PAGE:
- The client requests an access token from the authorization server or API representing the authenticity of its own identity. These access tokens' life span is very short— think of their life span in terms of hours and minutes.
- If the authorization server authenticates the application's identity, then the server generates an access token to the application.
- The application requests the resource from the resource server or API. Then, it sends the access token to the server for authentication.
- If the resource server finds that the access token is valid then it serves the resource to the application.
You need to register your application before using OAuth2 with it. It can be done by visiting the service's website's developer portion. The following details are required in order to do this.
- Application Name
- Application Website
- Callback or redirect URL
The Redirect URL is where the service will redirect users after they authorize or deny your application. It also points to the route where you will write codes to handle access tokens.
After registering the application, the service issues client credentials in the form of client id that is nothing but a unique string to identify the application and it is used by the service itself. Also, it helps to create an authorization URL that is displayed to the users.
The client secret's role is to authenticate the identity of the application to the service API when the application requests to access a user's account. The value of the client secret must be kept as a secret and should not be disclosed to anyone.
We already discussed that the access token has a very short life-span. When the access token expires then refresh token enables the client to reauthorize without asking the resource owner to reauthenticate.
Alright, we discussed basics about what OAuth actually is, why we need it and what is the internal working principle behind OAuth2. Let's get down to building a node js application having facebook login built inside it that uses OAuth protocol.
Creating OAuth2 Facebook Application
First, we need to create a Facebook application. To do so, visit the Facebook developers page. Then, log in with your Facebook account, this step is necessary because after doing this you will be able to get an application id and application secret that is mandatory for connecting our node js application with Facebook.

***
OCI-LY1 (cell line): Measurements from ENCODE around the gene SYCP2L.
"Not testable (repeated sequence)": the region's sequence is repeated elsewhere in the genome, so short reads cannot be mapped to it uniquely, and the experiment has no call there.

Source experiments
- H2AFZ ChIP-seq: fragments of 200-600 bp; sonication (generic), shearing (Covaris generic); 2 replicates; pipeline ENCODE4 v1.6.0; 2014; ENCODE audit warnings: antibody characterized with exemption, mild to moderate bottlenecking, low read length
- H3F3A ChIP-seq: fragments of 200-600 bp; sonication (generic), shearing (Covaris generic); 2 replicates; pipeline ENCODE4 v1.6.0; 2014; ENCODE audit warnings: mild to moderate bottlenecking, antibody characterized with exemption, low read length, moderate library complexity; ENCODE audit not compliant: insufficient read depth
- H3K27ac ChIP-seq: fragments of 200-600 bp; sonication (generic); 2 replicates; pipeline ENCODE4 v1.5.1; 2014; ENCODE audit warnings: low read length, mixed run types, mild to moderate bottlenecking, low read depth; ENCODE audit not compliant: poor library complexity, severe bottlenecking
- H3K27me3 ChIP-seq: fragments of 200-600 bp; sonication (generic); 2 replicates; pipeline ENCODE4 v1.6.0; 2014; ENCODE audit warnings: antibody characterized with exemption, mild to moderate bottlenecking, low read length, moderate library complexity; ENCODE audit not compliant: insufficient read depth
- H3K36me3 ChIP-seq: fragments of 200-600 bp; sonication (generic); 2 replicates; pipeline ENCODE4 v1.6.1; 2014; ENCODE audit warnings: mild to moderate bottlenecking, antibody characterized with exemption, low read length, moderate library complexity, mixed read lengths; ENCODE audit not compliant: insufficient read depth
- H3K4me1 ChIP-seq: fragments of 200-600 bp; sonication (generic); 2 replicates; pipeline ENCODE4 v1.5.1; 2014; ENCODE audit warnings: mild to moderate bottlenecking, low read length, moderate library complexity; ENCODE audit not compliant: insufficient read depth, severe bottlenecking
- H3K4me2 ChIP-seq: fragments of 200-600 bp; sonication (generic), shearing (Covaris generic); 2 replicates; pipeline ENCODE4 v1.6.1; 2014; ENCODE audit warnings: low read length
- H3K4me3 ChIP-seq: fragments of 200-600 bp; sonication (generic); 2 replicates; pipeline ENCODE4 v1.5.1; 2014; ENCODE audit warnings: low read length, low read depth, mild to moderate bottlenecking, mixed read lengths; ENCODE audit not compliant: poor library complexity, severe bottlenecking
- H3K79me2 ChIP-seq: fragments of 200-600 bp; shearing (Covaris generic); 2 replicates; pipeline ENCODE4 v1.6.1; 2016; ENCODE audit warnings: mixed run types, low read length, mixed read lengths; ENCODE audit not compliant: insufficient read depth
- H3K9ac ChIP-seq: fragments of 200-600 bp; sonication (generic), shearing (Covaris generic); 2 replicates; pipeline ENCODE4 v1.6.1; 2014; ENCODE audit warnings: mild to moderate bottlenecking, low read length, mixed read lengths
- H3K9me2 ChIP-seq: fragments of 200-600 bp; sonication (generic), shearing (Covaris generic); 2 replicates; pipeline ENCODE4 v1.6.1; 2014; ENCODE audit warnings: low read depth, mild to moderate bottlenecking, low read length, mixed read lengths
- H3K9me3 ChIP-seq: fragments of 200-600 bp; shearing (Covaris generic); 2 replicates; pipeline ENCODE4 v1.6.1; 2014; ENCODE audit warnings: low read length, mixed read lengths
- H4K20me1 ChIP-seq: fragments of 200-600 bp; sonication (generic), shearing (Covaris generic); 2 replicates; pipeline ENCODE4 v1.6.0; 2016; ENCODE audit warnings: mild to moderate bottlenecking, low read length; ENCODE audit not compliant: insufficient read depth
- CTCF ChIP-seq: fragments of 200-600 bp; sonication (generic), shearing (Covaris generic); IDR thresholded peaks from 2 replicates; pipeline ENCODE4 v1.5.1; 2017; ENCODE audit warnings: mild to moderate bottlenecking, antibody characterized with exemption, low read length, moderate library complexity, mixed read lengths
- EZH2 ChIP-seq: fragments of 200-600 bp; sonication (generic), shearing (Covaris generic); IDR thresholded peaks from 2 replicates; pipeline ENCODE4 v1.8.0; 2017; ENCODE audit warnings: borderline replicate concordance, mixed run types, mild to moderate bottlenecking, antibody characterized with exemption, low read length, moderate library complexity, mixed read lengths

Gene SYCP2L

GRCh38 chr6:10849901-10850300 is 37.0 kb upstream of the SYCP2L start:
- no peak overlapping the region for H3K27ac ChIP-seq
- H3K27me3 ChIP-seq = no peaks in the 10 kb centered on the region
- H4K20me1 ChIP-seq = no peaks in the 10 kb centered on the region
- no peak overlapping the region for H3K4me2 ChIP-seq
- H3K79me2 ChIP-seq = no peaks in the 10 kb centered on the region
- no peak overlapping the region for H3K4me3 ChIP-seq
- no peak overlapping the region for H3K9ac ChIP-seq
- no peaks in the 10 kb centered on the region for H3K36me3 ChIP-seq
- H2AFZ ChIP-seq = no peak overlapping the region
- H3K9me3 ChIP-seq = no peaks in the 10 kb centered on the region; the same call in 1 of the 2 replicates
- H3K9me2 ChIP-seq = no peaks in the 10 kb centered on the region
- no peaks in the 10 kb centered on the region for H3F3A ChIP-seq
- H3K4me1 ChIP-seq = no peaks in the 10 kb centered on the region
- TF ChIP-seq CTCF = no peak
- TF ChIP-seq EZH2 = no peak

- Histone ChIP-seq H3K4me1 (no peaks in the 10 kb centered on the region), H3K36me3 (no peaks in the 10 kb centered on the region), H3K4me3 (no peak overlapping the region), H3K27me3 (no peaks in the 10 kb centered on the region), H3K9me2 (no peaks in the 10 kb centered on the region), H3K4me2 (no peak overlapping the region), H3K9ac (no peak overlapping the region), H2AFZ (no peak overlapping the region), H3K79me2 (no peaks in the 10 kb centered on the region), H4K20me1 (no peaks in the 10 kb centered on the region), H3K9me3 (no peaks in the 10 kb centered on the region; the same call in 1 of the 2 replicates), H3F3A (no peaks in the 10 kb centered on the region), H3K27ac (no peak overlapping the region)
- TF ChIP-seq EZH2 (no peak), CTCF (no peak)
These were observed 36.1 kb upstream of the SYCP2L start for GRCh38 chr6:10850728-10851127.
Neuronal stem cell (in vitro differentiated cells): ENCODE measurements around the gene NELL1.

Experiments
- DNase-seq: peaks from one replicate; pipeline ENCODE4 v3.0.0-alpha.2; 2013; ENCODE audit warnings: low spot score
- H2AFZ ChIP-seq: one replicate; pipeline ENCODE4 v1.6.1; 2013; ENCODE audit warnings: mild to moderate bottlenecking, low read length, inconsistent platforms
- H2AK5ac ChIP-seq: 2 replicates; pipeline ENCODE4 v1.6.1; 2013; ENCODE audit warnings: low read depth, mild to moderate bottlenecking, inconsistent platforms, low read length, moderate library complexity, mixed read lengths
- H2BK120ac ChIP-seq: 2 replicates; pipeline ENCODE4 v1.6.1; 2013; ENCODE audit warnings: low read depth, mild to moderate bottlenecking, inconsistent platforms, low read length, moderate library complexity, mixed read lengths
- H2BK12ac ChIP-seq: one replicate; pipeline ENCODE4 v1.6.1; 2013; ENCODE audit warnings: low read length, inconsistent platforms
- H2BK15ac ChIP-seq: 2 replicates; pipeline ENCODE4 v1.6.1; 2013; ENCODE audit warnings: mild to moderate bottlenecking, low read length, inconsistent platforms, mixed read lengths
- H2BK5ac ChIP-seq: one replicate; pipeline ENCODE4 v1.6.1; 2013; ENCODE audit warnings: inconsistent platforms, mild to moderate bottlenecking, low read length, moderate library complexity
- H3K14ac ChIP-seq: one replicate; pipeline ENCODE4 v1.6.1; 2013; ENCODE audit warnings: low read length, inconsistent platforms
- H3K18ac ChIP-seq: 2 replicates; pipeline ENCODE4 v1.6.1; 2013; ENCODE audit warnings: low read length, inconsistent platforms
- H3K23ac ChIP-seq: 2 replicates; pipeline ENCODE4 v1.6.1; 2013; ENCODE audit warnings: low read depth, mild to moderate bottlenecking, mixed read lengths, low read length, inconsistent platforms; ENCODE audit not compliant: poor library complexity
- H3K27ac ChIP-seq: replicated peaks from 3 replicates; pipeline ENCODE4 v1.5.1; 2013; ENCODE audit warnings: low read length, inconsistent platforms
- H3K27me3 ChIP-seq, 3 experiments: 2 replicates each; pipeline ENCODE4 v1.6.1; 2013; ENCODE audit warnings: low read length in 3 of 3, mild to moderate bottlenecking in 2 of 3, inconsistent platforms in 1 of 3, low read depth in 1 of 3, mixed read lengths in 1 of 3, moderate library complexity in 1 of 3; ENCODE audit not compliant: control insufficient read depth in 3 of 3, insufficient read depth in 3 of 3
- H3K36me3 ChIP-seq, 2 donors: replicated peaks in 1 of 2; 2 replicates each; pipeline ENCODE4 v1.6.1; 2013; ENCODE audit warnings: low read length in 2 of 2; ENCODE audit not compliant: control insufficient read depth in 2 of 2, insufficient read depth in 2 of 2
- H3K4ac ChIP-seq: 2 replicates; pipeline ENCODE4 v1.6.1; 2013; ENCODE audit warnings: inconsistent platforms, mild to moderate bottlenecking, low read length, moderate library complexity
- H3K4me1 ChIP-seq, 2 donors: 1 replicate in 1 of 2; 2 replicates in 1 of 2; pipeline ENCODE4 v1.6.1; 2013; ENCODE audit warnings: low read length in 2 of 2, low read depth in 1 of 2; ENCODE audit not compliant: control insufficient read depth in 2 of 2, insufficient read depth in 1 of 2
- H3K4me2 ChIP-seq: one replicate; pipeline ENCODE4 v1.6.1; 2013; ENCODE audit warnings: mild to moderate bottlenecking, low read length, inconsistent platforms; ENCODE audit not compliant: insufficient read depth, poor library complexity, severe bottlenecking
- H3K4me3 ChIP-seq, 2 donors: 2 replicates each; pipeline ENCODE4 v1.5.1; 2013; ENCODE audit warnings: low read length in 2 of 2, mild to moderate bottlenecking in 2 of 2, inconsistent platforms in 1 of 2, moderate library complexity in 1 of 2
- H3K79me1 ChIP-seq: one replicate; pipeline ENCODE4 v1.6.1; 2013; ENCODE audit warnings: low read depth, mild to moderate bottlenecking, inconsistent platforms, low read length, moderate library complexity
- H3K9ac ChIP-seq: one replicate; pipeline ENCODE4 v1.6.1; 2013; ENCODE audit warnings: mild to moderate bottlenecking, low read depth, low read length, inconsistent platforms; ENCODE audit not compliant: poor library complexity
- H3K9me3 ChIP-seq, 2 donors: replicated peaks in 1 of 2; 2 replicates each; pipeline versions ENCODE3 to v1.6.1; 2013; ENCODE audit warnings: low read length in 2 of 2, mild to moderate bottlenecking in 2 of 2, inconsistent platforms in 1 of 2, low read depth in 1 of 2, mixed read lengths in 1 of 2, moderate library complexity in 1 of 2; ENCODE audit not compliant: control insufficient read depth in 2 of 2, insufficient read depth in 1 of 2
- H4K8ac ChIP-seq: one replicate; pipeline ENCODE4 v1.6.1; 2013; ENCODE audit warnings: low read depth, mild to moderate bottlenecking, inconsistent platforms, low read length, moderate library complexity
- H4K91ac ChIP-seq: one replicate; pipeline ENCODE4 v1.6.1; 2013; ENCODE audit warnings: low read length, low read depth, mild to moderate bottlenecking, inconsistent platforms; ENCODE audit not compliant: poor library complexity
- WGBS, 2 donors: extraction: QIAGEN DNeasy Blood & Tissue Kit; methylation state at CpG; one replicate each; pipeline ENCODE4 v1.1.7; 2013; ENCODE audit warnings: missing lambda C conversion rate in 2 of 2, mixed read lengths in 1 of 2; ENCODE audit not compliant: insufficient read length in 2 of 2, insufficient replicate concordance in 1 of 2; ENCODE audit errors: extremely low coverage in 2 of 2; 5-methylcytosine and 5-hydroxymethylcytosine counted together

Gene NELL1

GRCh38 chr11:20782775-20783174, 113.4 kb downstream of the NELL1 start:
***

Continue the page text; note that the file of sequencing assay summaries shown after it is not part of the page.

After login, click on the Get Started button. Then, you will see something similar to the screenshot below.
Click on the Next button. Then, you need to choose your job role. Choose Developer (recommended).
Then, you need to create an app. The screenshot for this step is shown below.
Click on the I am not a robot checkbox.
After this step, you will be redirected to the Add Product page. On that page, click on the Setup button.
Then, you need to choose the platform for which you want to add Facebook login functionality to. Select the www option.
From there, you need to enter the URL of your website. If you do not have a site in production, you can definitely use localhost. I used http://localhost:8000 for this application. After, click the Save button.
Then, skip the rest of the steps and click the Settings option in the left-hand menu.
In the Settings page, you need to add redirect URL in order to tell Facebook where a user will be redirected back after authorization. Here, again, I am using localhost for doing this. I have added http://localhost:8000/auth/facebook/callback as the redirect URL. Click on the SaveChanges button.
Then, go to the main settings link in the top-left position. That is highlighted in the screen-shot shown below.
You will see app id and app secret keys. Copy these and paste them somewhere. We will need them later.
That's it, you have successfully created a facebook application which is the first step for integrating facebook login to the node js application that we will create.
I hope now you have a clear understanding of how oauth2 can be used to provide facebook login to a node js application. If you find this article helpful, consider sharing it with others. Thank you.
Published at DZone with permission of Nilesh Sanyal. See the original article here.